After Kelley’s ruling, a second Baton Rouge jurist, District Judge Michael Caldwell, threw out the other piece of Jindal’s education package, Act 1, which primarily deals with tenure, because the legislation contained too many objects. The Louisiana Constitution contains language that limits bills to a single object.

Besides making it harder for teachers to earn tenure and easier to lost it, the bill also stripped school boards of the authority to hire and fire teachers, required school systems to submit superintendents’ contracts to the Board of Elementary and Secondary Education, eliminated salary schedules and eliminated layoff policies based on seniority.

The state also has appealed Caldwell’s decision.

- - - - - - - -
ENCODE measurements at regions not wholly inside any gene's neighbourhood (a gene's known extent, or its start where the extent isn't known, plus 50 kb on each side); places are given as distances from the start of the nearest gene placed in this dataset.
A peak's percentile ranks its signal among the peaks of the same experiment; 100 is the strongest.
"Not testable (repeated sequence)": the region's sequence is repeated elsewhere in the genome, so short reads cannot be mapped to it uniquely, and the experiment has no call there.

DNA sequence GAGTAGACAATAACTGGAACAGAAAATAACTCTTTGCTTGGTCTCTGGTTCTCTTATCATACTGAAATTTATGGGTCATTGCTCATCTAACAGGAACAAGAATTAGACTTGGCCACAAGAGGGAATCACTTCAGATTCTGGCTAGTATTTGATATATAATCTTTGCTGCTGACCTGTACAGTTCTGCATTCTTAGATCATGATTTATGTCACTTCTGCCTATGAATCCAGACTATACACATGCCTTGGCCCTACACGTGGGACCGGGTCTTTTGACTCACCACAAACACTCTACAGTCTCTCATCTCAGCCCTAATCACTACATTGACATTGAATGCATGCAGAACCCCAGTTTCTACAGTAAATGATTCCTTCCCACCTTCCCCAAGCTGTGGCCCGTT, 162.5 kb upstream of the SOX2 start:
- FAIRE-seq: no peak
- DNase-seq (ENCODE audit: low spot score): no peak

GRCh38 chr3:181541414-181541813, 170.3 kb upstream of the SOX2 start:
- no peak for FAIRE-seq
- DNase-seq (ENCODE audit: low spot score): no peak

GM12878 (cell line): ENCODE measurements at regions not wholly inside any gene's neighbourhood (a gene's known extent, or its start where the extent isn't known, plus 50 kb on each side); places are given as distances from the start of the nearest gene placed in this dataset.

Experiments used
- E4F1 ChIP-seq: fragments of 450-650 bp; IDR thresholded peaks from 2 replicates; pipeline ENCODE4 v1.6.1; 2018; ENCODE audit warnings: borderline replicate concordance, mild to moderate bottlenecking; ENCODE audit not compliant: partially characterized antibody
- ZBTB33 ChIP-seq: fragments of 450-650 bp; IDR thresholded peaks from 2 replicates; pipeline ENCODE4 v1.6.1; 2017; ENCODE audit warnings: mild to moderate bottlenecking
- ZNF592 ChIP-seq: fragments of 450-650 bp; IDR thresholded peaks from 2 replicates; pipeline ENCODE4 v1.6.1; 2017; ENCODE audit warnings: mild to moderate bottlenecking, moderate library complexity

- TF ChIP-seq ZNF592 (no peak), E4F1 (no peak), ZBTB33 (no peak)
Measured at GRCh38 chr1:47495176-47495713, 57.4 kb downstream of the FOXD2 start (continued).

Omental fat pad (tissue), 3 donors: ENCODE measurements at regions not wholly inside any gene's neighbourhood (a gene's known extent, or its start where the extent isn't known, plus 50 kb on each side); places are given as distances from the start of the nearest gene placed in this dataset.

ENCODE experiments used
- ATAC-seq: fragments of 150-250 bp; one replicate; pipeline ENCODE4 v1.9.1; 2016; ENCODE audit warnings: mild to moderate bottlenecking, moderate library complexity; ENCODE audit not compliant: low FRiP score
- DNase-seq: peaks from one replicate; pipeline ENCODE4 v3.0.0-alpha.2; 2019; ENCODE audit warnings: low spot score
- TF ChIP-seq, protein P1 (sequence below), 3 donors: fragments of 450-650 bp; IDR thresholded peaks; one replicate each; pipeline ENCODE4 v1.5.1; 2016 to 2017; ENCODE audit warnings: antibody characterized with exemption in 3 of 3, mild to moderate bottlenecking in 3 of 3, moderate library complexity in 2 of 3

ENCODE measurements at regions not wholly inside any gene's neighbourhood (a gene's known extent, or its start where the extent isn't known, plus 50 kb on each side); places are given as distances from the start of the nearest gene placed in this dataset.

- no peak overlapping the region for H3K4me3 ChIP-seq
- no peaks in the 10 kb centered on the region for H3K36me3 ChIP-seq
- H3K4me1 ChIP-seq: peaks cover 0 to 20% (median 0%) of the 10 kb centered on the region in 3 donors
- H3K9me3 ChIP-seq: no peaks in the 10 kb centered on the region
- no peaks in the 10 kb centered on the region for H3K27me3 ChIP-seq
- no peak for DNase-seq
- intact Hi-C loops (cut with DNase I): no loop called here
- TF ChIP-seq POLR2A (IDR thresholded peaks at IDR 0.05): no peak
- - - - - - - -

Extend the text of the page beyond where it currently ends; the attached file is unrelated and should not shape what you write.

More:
Kelley didn’t rule that Act 2, the voucher bill, contained too many objects, but Steve Monaghan, president of the Louisiana Federation of Teachers union, said the organization is asking the Supreme Court to rule on the issue. He said the federation has filed a “cross appeal” to the one filed by the state asking the Supreme Court to rule.

Besides vouchers, Act 2 cleared the way for creation of numerous charter schools and set up a “course choice” program so outside sources can offer online and in-person classes that aren’t available in local schools.

“We are confident that we will win in the Supreme Court,” Jindal and White have consistently said, expressing confidence that Kelley’s ruling would be overturned.

But for the first time Thursday, Jindal said he would call the state Legislature into special session to re-approve the bills if the high court rules that House Bill 2 was unconstitutionally constructed.